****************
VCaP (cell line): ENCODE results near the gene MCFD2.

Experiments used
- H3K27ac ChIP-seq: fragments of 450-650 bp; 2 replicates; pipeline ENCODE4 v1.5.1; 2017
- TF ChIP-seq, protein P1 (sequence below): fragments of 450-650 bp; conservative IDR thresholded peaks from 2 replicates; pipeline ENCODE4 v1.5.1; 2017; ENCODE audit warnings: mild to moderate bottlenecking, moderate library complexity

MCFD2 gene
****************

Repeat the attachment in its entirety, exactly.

VCaP (cell line): ENCODE results near the gene MCFD2.

Experiments used
- H3K27ac ChIP-seq: fragments of 450-650 bp; 2 replicates; pipeline ENCODE4 v1.5.1; 2017
- TF ChIP-seq, protein P1 (sequence below): fragments of 450-650 bp; conservative IDR thresholded peaks from 2 replicates; pipeline ENCODE4 v1.5.1; 2017; ENCODE audit warnings: mild to moderate bottlenecking, moderate library complexity

MCFD2 gene